Private rented tenants more at risk of burglary and violent crime

New research by the Police Foundation shows that neighbourhoods with more privately rented homes suffer from more burglaries and higher levels of violence ‘behind closed doors’.  Research in Luton found that areas with a higher percentage of private rented homes had higher burglary rates. In parts of Slough the research found that 40% of violent incidents that did not involve spouses / partners or family members took place inside private dwellings and that these offences occurred disproportionately in Houses in Multiple Occupation (HMOs) (shared dwellings, where tenants rent rooms or beds but share facilities with unknown others).

The Police Foundation today publishes Safe as Houses? Crime and changing tenure patterns which identifies a link between crime and the conditions in some parts of the private rented housing sector. The report argues that higher burglary rates in areas with more privately rented homes are likely to be explained by a lack of community resilience among transient populations and landlords not investing sufficiently in good locks on windows and doors.  The research found that in Slough Houses in Multiple Occupation (HMOs) suffered from disproportionately high levels of non-domestic violence, which the report argues is linked to the stresses of living in low quality crowded accommodation, with shared facilities and no choice of co habitees.

Rick Muir, Director of the Police Foundation said “Too much of the private rented sector is of poor quality, with insecure doors and windows, and tenants living in overcrowded shared housing which can be stressful and lead to violent crime. There is a need for greater regulation of the private rented sector so that landlords must be registered with local councils and must meet decent home security standards.”

The report calls on the government to establish a national register of private landlords so that all private landlords need a license to let.  The report recommends that local councils are given more powers to establish their own licensing schemes so to raise the standards of home security in privately rented homes. Any income from licensing fees should be ploughed back into enforcement and crime reduction initiatives.

Ends

For more information please contact

Catherine Saunders, Communications Officer: 020 3752 5630

catherine.saunders@police-foundation.org.uk

Notes to editors

  1. The Police Foundation is running a major, four year project on police effectiveness in a rapidly changing world. This project, which is being conducted in partnership with the police, local authorities and others in Luton and Slough, aims to identify and deliver better approaches to reducing crime. The project is focused on burglary in two wards in Luton and on violence, including domestic violence, in two wards in Slough. The team has recently completed a programme of research and analysis to establish a detailed understanding of these issues. Based on the findings of this work, the project team is now working with local agencies to develop and implement innovative approaches to these crime problems. The impact of these changes will be evaluated and the full results published in 2016.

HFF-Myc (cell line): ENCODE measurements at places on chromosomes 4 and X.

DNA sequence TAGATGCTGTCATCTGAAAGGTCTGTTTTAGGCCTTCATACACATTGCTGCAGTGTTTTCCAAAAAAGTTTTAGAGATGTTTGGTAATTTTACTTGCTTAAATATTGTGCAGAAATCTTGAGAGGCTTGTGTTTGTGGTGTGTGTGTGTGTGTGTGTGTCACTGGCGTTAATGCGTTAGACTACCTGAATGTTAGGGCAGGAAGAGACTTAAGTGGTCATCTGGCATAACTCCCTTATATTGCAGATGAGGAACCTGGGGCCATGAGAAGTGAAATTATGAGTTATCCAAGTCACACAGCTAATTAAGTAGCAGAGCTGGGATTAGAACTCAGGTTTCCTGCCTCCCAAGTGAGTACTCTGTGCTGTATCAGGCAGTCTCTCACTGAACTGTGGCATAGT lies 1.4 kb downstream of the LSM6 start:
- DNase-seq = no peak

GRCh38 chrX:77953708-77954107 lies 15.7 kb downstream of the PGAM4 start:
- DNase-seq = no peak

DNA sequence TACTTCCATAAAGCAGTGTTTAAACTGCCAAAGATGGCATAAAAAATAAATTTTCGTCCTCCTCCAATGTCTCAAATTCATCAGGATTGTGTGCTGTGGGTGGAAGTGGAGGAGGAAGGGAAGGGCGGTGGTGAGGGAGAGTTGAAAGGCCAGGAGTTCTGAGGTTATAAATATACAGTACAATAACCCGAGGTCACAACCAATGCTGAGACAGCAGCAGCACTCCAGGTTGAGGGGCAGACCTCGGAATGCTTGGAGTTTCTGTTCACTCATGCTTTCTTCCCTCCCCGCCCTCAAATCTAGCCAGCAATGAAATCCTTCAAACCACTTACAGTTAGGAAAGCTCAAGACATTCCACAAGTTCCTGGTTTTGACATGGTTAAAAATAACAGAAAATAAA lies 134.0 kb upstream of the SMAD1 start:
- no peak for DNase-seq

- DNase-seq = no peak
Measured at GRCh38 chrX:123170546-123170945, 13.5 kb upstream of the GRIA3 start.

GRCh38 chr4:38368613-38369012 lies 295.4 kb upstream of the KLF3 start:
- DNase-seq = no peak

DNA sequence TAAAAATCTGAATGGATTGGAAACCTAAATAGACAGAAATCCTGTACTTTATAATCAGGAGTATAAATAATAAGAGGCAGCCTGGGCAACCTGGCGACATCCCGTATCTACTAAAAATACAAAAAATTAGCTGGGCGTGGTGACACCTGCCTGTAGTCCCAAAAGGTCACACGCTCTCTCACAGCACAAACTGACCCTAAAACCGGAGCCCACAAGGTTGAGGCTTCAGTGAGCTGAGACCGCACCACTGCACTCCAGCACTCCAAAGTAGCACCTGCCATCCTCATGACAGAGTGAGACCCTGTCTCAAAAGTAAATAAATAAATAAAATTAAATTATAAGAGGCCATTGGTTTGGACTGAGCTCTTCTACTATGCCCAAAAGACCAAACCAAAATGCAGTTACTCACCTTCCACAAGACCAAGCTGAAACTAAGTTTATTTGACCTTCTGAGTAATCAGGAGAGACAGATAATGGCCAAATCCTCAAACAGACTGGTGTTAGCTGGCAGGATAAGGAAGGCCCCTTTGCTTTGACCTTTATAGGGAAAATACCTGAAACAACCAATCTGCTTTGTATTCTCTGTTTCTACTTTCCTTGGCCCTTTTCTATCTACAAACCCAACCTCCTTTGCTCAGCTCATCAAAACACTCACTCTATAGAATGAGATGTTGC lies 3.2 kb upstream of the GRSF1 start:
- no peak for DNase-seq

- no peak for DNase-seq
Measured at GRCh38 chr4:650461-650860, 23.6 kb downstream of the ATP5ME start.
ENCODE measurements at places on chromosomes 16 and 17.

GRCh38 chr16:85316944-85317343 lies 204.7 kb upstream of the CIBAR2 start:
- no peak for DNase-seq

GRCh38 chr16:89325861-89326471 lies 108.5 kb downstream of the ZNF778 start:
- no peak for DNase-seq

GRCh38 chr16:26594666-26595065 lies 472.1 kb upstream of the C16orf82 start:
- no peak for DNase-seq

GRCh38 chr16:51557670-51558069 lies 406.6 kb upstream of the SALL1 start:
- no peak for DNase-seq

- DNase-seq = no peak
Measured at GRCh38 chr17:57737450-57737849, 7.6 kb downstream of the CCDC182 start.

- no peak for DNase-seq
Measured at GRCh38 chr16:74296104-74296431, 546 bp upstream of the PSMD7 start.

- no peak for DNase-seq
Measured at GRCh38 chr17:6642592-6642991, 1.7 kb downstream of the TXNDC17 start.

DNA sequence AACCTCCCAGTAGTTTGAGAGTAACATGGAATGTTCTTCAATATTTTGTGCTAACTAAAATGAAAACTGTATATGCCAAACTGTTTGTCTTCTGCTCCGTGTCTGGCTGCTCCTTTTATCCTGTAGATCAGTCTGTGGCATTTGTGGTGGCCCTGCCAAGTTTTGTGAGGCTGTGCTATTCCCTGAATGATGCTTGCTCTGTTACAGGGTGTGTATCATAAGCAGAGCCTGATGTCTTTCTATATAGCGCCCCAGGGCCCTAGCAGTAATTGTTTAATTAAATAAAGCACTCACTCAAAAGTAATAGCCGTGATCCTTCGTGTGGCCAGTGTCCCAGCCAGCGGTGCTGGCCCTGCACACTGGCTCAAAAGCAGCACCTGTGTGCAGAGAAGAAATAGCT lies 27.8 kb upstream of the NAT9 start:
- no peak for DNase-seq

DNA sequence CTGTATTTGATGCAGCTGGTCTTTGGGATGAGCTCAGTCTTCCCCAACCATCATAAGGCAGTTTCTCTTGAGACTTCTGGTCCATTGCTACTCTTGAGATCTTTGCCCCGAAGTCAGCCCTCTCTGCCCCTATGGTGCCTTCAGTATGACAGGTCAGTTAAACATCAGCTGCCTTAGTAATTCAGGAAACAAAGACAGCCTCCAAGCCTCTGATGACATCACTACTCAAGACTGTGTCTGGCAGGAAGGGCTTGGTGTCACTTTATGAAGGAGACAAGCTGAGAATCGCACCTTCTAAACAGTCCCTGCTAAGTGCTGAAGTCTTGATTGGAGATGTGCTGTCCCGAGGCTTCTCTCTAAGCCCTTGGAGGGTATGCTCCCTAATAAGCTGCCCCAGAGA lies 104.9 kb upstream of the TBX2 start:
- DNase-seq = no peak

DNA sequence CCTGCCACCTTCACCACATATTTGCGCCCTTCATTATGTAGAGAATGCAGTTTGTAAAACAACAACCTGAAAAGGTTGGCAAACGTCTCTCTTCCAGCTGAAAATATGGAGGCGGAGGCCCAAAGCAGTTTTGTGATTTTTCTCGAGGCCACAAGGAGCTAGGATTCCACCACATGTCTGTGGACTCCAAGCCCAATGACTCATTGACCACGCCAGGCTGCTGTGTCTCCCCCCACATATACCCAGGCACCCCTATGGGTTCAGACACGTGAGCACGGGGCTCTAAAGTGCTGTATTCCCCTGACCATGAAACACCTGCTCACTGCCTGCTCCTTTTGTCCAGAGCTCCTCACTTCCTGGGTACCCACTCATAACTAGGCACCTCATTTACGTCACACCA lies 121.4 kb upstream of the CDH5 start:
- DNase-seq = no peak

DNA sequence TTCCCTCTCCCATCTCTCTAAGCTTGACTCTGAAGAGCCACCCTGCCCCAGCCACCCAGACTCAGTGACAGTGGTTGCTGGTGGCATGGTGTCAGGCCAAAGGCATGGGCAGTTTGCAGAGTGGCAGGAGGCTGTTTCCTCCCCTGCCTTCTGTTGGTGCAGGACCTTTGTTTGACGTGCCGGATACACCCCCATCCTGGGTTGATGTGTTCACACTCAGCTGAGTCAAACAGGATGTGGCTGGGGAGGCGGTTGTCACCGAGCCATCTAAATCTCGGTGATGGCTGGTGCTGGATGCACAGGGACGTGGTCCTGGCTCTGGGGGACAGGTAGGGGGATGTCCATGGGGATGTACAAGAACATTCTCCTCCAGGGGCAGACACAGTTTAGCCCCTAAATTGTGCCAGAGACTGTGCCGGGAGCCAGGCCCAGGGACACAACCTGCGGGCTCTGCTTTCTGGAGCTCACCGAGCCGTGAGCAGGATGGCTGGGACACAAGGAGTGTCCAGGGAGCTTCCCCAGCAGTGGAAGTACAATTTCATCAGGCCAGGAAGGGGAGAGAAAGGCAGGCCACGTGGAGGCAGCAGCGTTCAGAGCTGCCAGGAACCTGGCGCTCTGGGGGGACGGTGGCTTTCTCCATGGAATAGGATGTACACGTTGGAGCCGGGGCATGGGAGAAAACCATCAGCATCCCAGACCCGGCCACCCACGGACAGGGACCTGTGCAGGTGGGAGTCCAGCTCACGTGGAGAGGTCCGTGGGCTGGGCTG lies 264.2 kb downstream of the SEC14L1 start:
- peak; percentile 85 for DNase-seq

1. Today’s report Safe as Houses? Crime and changing tenure patterns is based on preliminary findings from our research in Luton and Slough and is authored by Andy Higgins (senior Analyst at the Police Foundation) and Roger Jarman (an independent housing expert).
     
  2. Since 2001 there has been a major expansion in the size of the private rented sector in England, which grew from 12% of all homes in 2001 to 18% in 2011. In three of the four wards studied in Luton and Slough the private rented sector makes up over 40% of all homes.
     
  3. Our research in Luton found that while crime in general tends to be higher in deprived neighbourhoods, it is the level of private renting that best predicts burglary rates, whereas the level of social renting does not.
     
  4. Our research in Slough found that more than 40% of non-domestic violent incidents (i.e. those involving parties who were not spouses / partners or family members), in both wards we studied occurred ‘behind closed doors’- and therefore beyond the reach of most police prevention activity. We found that residents were experiencing violence in their homes, typically at the hands of known acquaintances and that women and girls were particularly affected. In one ward in Slough 18 per cent of non-domestic violence in dwellings occurred in just 164 known Houses in Multiple Occupation, which is disproportionately high.
     
  5. In helping local practitioners to design new responses to these crime problems, the project team were struck by the lack of available options for affecting positive change within local private rented sectors. The report explores the historic and regulatory context for this, and assesses the potential of licensing schemes to provide a platform for reducing crime.
     
  6. The report makes a number of recommendations to improve the security and safety of privately rented homes and reduce the reactive demand on the police and other agencies:
    • Police analysts should be alive to changes in local housing markets that may drive crime in particular areas and require a focused response;
    • The Housing Act should be amended so that ‘entry by intruders’ is reclassified as a Category 1 harm, which would help to raise the security standards required in privately rented homes;
    • A National Register of Landlords should be established so that all private landlords require a licence to operate;
    • Local authorities should be empowered to develop their own PRS licensing schemes so that they can raise security standards in their area;
    • Any income collected from local licensing schemes should be invested directly in housing enforcement and associated crime reduction initiatives.